Near Eastern studies professor Mark Cohen seems like a perfect candidate for the University’s new faculty retirement incentives, announced in early March, which encourage faculty to retire between age 65 and 70. He is 67 years old and interested in teaching half-time for the next three years, in order to devote more time to an upcoming research project. The new plan would allow him to do that — and provide a cash bonus equal to a year and a half of salary.
But Cohen has one key reservation: As a former graduate program director for his department, he realizes that senior faculty play a significant role in drawing top students. Five of the 10 full-time faculty in Near Eastern studies are eligible for retirement, and several simultaneous departures, he said, “would be a serious blow to a department like this.”
Dean of the Faculty David Dobkin said he understands the concern — and he is glad that Princeton professors care about their colleagues. But, he added, the dean’s office will work with departments to ease the transition. With most retiring faculty continuing to teach for up to three years after they announce their intentions, departments should have sufficient time to plan ahead.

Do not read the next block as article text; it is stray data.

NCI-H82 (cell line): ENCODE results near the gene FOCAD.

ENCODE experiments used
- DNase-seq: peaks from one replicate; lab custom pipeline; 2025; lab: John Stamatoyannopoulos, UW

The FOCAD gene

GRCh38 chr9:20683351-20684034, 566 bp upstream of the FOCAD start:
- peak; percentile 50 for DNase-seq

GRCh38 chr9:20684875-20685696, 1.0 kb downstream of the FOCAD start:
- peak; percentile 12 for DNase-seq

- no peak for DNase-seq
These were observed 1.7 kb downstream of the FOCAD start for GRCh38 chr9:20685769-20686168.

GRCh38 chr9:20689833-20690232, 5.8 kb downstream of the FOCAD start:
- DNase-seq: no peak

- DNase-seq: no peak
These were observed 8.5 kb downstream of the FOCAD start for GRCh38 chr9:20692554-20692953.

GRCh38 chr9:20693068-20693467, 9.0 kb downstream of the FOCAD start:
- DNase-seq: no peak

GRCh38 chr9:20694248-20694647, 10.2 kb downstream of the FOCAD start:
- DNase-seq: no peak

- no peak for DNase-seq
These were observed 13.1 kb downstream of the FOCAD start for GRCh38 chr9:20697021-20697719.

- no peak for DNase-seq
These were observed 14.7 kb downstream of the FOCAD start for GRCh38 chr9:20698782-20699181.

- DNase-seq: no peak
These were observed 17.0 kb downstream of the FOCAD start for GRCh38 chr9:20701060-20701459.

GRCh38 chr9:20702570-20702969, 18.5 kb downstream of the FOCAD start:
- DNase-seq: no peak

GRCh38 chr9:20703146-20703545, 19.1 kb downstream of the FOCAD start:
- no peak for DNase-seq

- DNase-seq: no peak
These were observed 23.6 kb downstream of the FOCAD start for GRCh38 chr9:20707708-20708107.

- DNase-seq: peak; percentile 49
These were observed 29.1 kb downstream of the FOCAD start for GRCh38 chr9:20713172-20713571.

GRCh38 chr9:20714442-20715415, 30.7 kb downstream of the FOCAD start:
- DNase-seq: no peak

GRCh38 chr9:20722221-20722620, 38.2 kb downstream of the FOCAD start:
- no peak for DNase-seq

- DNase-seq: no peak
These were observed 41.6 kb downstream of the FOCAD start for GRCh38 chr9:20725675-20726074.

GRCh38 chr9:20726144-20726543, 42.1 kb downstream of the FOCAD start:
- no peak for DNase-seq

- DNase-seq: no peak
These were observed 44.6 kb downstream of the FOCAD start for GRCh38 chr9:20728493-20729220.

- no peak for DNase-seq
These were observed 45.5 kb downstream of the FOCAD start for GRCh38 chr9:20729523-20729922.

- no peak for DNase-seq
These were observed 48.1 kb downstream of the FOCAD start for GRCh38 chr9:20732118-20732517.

Unlike last year’s retirement incentives for staff, the faculty program is not a budget-savings initiative, Dobkin said. Rather, it is designed to boost Princeton’s hiring of junior faculty. Since 1994, when federal law eliminated a mandatory retirement age for college professors, the Princeton faculty has grown by 90 members, but in the same period, the number of junior faculty has dropped by 10.
The decline of junior appointments is a national problem, Dobkin said. “[Increasing opportunities] is really necessary for the health of the academy, not just at Princeton, because if this doesn’t happen, [recent] Ph.D.s aren’t going to get jobs,” he said, and that would have negative effects on the profession and on graduate schools.
Each position vacated by a retiring professor will be filled, Dobkin said, and he expects nearly all to be filled with junior faculty; senior hires would be “very much the exception.”
About 120 current professors — more than 15 percent of faculty members — are eligible for the initial incentives, which are in effect until Aug. 31 and open to all professors who turn 65 before that date. After Aug. 31, only faculty between ages 65 and 70 will be able to sign up for the retirement incentives.
Based on the experiences of peer institutions, Dobkin estimates that about 30 professors could sign on this year. In the first two weeks of the plan, two professors signed retirement agreements, three others requested the forms, and more than a half-dozen made appointments with the dean’s office, he said.